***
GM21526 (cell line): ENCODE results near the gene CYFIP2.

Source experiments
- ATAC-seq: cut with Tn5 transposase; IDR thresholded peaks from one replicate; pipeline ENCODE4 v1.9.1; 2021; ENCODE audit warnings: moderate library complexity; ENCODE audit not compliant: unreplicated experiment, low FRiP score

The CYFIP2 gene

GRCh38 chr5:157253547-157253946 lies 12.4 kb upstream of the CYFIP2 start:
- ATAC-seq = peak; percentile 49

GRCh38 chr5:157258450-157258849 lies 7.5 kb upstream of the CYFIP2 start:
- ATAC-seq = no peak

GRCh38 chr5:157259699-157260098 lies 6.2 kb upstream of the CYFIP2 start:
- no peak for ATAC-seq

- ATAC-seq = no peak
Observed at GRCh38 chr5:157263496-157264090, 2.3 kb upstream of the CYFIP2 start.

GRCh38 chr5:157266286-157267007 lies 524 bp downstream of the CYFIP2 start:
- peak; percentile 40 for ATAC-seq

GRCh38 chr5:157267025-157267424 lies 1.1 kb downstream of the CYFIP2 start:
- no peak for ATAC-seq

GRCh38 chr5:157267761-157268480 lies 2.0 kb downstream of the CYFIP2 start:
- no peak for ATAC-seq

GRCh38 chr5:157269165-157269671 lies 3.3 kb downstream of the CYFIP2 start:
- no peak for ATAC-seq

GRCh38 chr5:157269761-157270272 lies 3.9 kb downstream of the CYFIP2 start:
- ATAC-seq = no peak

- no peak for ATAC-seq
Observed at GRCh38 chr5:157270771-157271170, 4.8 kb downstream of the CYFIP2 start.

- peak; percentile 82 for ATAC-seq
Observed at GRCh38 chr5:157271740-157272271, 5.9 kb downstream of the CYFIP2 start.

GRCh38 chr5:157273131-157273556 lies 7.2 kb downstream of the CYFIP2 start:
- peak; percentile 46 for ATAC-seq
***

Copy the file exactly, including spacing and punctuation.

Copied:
GM21526 (cell line): ENCODE results near the gene CYFIP2.

Source experiments
- ATAC-seq: cut with Tn5 transposase; IDR thresholded peaks from one replicate; pipeline ENCODE4 v1.9.1; 2021; ENCODE audit warnings: moderate library complexity; ENCODE audit not compliant: unreplicated experiment, low FRiP score

The CYFIP2 gene

GRCh38 chr5:157253547-157253946 lies 12.4 kb upstream of the CYFIP2 start:
- ATAC-seq = peak; percentile 49

GRCh38 chr5:157258450-157258849 lies 7.5 kb upstream of the CYFIP2 start:
- ATAC-seq = no peak

GRCh38 chr5:157259699-157260098 lies 6.2 kb upstream of the CYFIP2 start:
- no peak for ATAC-seq

- ATAC-seq = no peak
Observed at GRCh38 chr5:157263496-157264090, 2.3 kb upstream of the CYFIP2 start.

GRCh38 chr5:157266286-157267007 lies 524 bp downstream of the CYFIP2 start:
- peak; percentile 40 for ATAC-seq

GRCh38 chr5:157267025-157267424 lies 1.1 kb downstream of the CYFIP2 start:
- no peak for ATAC-seq

GRCh38 chr5:157267761-157268480 lies 2.0 kb downstream of the CYFIP2 start:
- no peak for ATAC-seq

GRCh38 chr5:157269165-157269671 lies 3.3 kb downstream of the CYFIP2 start:
- no peak for ATAC-seq

GRCh38 chr5:157269761-157270272 lies 3.9 kb downstream of the CYFIP2 start:
- ATAC-seq = no peak

- no peak for ATAC-seq
Observed at GRCh38 chr5:157270771-157271170, 4.8 kb downstream of the CYFIP2 start.

- peak; percentile 82 for ATAC-seq
Observed at GRCh38 chr5:157271740-157272271, 5.9 kb downstream of the CYFIP2 start.

GRCh38 chr5:157273131-157273556 lies 7.2 kb downstream of the CYFIP2 start:
- peak; percentile 46 for ATAC-seq